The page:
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Kaya Dierks: YoungArts Playwright & Writer, Dialogue Advice, & Celebrating Your Voice

This month publishYOUth spoke with Kaya Dierks, an acclaimed youth writer and playwright from California! As a two-time YoungArts Finalist and five-time Scholastic Art & Writing Awards National Gold Medalist, Kaya has incredible advice for crafting and sharing your stories. She was also a Writing Mentor & Intern with Writopia Lab, and a member of the esteemed 2020 Adroit Mentorship Cohort. Here we spoke with Kaya about her unique writing process, how she got into playwrighting, and her advice for her young writers!



What fuels your passion for writing?

It’s actually hard to answer this question! But if I had to boil it down to one thing, I’d say love for my characters pushes me to write. I feel committed to my characters and their stories – which means, of course, that I have to write those stories!

You’ve won a plethora of awards for your writing, such as the Scholastic Art & Writing Awards, Adroit Journal Prize for Prose, and Columbia College Chicago Young Authors! How did you prepare to submit for these competitions, and what is something you learned from these opportunities?

When preparing for contests, I might keep in mind deadlines or word count requirements, but other than that, I block out thoughts of competition when I’m creating. I have to write from an internal place. Whenever I try to cater to a competition’s aesthetic – or even just get wrapped up in the idea of submitting – the quality of my work suffers. So I just try to block everything out and write for myself. What kind of writing evokes joy in me? What internal bar do I have for my own work? My number one goal is always to write stories that I’d want to read.

I’m so grateful to the readers and judges who have connected with my work. However, I’ve also received a TON of rejections (I just don’t advertise them)! The number one thing I’ve learned from submitting to competition is to write organically, striving to meet internal standards instead of external ones. If you’re writing to please yourself, even if your work doesn’t resonate with one judge or one contest, you always know that you produced something that made you happy – which is a victory in itself.

One of the things we most admire about your writing is how captivating it is. How do such ideas come to you, and are there any strategies you utilize to make them come to life?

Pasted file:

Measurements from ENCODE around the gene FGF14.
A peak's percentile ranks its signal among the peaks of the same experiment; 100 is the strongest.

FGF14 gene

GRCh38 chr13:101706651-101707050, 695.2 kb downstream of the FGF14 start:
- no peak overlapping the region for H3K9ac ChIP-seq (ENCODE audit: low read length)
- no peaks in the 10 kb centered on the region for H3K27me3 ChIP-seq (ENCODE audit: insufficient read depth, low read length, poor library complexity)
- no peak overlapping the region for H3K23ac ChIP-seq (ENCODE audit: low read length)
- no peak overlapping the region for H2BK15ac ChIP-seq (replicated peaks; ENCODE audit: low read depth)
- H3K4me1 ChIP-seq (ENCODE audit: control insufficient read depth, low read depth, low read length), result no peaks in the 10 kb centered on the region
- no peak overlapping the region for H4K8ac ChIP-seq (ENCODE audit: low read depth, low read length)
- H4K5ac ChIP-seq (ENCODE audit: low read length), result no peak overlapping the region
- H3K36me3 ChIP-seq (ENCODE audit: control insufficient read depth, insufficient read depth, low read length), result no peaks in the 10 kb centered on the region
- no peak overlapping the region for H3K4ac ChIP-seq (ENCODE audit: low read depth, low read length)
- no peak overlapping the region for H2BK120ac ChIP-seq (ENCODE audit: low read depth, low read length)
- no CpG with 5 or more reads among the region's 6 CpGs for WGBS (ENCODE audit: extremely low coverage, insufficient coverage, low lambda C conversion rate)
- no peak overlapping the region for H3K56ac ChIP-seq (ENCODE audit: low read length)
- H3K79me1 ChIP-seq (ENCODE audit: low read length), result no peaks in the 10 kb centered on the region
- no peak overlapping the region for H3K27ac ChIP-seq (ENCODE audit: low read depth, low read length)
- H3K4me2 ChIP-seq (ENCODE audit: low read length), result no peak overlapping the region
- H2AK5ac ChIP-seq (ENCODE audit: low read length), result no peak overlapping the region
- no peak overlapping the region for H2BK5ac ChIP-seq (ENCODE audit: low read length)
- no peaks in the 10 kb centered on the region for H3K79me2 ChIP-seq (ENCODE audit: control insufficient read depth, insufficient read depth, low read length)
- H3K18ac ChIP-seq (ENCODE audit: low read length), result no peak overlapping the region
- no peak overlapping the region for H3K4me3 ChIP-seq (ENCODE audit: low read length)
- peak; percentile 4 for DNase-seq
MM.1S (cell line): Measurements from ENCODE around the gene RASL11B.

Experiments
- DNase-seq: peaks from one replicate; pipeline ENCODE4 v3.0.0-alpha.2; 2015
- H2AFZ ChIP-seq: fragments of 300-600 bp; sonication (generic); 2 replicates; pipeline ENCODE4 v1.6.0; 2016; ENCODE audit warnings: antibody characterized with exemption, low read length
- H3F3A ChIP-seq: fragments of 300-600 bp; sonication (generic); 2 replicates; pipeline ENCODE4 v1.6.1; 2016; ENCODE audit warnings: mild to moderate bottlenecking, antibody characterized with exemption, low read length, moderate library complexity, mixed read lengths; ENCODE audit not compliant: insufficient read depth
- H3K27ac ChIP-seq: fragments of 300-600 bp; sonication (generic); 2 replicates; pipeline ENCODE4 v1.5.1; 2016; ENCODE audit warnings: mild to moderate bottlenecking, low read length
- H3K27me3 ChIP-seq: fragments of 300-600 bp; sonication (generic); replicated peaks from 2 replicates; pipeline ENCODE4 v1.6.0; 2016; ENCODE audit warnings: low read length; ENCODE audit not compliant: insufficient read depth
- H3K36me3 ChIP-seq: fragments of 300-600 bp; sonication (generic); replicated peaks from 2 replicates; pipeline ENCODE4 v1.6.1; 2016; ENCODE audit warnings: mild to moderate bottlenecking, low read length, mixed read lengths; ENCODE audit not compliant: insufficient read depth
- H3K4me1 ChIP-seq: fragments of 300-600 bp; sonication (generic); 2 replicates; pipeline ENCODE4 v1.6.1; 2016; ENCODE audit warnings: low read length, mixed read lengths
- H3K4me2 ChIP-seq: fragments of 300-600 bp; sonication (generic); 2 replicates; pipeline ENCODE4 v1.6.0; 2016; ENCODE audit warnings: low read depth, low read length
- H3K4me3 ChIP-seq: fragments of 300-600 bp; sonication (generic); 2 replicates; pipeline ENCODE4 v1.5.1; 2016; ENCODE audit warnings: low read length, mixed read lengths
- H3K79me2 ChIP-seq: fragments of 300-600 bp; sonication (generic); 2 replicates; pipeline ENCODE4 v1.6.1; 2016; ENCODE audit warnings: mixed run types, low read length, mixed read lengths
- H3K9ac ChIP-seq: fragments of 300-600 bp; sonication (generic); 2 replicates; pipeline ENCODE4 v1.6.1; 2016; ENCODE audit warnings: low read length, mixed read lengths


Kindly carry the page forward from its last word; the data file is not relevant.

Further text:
I don’t think I’ve ever had a full story idea all at once – usually, I’ll start out with a character or a place, or even just an opening line. But the second I feel that tickle of a new idea, I grab my laptop and start banging out copy.

I write a LOT, but only a tiny fraction of what I write is any good. So, after I write a few drafts, I go back and scrap and cut and purge. I’ll even re-write large chunks from scratch. All of the stories I’ve submitted come with this big backlog of Word documents – chock-full of stuff I’ve scrapped.

In this process of cutting and re-writing, I only keep the parts of the story that are strictly, absolutely knife-to-your-throat necessary. Every line should be doing some narrative work, whether it be setting the tone or revealing character or moving along the plot. My hope is that this strict editing practice produces stories that are engaging and fluid reads!

In 2020 you became a YoungArts Finalist for Short Story and Play/Script, the only double finalist in the nation that year! How was that experience, and what advice would you give to students in being chosen for such opportunities?

YoungArts was such a powerful experience! I’m so, so grateful to have had the opportunity to join their cohort of writers, artists, and creators. While I didn’t write either piece with YoungArts in mind, one thing I’ll say is that I was scared to write both pieces. I held them inside me, but they scared me. And when I wrote them, I felt relief. I think that’s one piece of advice I have – lean into the things that scare you. If you’re writing something and feel like you’re balancing on the edge of a blade, I think you can feel that energy in the work. And it’s exciting to read!

How did you get into playwrighting?

I got into playwrighting because I was struggling to write dialogue! Every time a character would speak, the prose would come out tinny and flat and mechanical. I started writing plays to target this weakness.

Your captivating 10-minute play, “Forward”, was a winner in the California Young Playwrights Contest. How do you go about crafting scripts, and what is your advice for writing pieces with authentic dialogue and emotions?